There are certain theater shows that you decide to see because you want to learn, to be challenged, or surprised or moved in some way. Other shows you see because you need a pleasant, inoffensive entertainment to which you can take your grandmother that won't rile her up too much. The forgettable "Motherhood the Musical," currently playing at the Downstairs Cabaret Theatre's Winton Place venue, falls squarely in the latter category. It's unfortunate, as motherhood is a complex subject near and dear to all our hearts, and one that's ripe with dramatic and comedic potential.
What little narrative there is in "Motherhood" centers around a group of female friends getting together to hold a surprise baby shower for the youngest member of their group, Amy, who is expecting her first child. The shower setting serves as a clothesline to hang a plethora of musical numbers as the women compare notes about the trials and tribulations that come with raising a family. It's a sort of a "What To Expect When You're Expecting" with jazz hands.
Admittedly, I am not part of the show's target audience (it's worth noting that it comes from the producers of the highly successful "Menopause the Musical"). But certainly I can appreciate a well-told story about modern matriarchs if it's done with wit or intelligence. Sadly both are in short supply here. Writer Susan Fabisch is content to settle for the formulaic rehashing of sitcom-level cliches about how women are required to be multi-tasking superheroes while the men in their lives are lazy, useless dolts. It feels like a missed opportunity.
What is perhaps most problematic about the show is its need to reinforce the notion that a woman's identity begins and ends with being a mother. These women don't appear to have any hopes, ideas, dreams, or aspirations outside of motherhood. That may seem like an unfair criticism to raise against a show that is, after all, called "Motherhood the Musical," but the narrow focus of subject matter shouldn't be an excuse to not making the characters into fully realized people in their own right.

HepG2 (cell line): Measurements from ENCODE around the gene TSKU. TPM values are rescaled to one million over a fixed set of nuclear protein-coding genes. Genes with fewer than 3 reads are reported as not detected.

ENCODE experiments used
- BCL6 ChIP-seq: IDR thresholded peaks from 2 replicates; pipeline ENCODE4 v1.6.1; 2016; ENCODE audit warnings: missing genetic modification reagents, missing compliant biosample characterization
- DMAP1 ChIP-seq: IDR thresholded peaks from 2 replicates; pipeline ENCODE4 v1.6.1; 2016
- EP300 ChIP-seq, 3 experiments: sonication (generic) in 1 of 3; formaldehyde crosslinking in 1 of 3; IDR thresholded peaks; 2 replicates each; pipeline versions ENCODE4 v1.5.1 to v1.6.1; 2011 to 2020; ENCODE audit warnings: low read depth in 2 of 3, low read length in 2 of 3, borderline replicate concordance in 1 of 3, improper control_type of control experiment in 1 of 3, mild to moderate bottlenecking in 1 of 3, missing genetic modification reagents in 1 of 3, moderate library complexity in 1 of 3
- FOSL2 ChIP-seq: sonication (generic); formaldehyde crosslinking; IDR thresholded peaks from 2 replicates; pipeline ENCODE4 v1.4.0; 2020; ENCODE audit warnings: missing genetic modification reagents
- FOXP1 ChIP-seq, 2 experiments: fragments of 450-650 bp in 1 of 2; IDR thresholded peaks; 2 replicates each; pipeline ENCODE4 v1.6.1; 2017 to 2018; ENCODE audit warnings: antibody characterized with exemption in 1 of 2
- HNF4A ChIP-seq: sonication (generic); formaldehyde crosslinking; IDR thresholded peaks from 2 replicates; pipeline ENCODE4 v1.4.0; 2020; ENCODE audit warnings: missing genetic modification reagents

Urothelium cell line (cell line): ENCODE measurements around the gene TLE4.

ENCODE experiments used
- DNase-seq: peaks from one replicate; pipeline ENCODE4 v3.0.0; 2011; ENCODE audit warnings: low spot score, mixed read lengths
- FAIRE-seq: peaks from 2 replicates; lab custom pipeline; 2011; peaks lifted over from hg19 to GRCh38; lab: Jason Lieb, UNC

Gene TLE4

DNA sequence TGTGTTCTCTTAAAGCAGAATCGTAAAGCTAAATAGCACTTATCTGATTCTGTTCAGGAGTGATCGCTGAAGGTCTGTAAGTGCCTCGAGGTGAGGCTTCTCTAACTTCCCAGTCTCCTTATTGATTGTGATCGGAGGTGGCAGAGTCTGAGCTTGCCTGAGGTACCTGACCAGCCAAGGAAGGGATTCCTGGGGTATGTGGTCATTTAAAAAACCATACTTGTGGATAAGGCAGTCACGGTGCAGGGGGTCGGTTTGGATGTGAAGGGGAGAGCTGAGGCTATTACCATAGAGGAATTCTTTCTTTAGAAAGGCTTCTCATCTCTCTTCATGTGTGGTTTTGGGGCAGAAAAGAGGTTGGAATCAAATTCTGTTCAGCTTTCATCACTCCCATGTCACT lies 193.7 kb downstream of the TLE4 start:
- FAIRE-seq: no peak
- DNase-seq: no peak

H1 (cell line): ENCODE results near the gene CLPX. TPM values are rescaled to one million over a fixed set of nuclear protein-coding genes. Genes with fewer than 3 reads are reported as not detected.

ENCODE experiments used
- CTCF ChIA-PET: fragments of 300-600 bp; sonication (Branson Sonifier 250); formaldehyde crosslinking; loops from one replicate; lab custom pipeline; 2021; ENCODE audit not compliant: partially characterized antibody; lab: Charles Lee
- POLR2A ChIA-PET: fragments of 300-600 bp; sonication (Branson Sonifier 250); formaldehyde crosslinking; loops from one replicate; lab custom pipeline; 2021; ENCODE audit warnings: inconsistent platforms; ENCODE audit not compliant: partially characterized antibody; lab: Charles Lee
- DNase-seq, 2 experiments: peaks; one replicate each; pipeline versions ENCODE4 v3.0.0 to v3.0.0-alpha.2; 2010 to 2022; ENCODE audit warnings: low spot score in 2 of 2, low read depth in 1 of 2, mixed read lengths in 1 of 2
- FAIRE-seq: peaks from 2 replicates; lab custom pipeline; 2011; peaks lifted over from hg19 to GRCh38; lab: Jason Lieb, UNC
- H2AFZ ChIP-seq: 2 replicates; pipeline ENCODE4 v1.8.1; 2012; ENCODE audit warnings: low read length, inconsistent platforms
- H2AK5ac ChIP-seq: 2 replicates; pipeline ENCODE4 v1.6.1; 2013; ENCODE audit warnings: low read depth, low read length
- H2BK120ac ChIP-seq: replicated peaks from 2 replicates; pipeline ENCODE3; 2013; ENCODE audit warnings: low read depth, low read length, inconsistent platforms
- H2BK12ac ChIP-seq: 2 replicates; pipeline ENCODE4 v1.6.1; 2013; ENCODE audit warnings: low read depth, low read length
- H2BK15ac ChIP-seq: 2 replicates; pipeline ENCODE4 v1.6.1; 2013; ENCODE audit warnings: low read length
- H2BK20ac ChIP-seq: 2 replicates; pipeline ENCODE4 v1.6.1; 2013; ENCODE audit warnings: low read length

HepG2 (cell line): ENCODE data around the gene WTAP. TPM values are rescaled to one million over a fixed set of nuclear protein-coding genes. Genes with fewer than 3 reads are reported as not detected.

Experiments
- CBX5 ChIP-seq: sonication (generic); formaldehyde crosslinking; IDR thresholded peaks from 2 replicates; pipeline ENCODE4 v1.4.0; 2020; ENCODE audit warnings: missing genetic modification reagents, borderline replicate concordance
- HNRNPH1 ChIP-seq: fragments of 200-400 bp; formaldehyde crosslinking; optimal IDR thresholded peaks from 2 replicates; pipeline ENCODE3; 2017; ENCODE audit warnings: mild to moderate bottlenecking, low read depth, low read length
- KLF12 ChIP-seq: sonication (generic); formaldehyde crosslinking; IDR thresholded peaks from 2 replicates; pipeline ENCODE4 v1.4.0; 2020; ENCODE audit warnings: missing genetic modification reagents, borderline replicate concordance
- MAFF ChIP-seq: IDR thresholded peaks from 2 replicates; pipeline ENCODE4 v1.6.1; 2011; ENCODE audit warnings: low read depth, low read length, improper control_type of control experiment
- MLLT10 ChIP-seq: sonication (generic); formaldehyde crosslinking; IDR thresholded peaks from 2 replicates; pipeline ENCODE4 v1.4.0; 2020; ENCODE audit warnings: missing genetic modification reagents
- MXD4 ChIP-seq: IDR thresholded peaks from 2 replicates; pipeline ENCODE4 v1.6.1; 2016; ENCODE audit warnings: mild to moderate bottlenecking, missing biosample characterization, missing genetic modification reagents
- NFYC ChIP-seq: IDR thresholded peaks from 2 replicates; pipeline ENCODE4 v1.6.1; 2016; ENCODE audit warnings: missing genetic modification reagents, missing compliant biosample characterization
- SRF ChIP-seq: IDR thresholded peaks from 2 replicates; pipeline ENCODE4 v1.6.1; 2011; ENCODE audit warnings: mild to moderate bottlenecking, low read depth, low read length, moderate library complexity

There are glimpses of real insight, like the moments of terror the new mother experiences just after she gives birth and attempts to breast feed for the first time, suddenly gripped by the realization that she doesn't entirely know what she's doing yet. But that all-too-brief moment of honesty is short-lived, quickly substituted for broad jokes about nipple biting.
The actresses portraying these women are clearly talented and do what they can with the material they're given. In particular Jewel Lucien's fantastic voice is capable of wringing the most emotion possible out of "Every Other Weekend," divorcee Tasha's big ballad about sharing custody of her children and finding herself in a position she never thought she'd be in again, as she tentatively steps back into the dating pool. It was one of the rare songs that stood out among the nearly 20 others that I struggled to recall just hours after seeing the production.
Lisa Manuli and Jen Chada each earn laughs in their roles as a terrified mother-to-be and jaded mother of five, respectively. Though she gives a valiant effort, I found it difficult to buy Ilona Ahearn's performance as a workaholic lawyer, but that may have more to do with the fact that we never see her character actually do any work related to her job.
The show's director and choreographer, Lisa Shriver, keeps things moving at a brisk pace; the show is certainly lively. But your enjoyment for the production will be entirely dependent on how hilarious you find breast-pump-related humor and songs about incontinence, all presented in the most inoffensive way possible — this is a show that can't even bring itself to explicitly state what MILF stands for.
Still, judging by the cheers, laughter, and nods of recognition from the audience at the performance I attended — unsurprisingly made up mostly of women of a certain age — the majority of the room seemed to get a kick out of the communal experience of seeing their daily lives turned into musical tribute. There's value in that, and maybe that's enough. But frankly, I think Mom deserves better.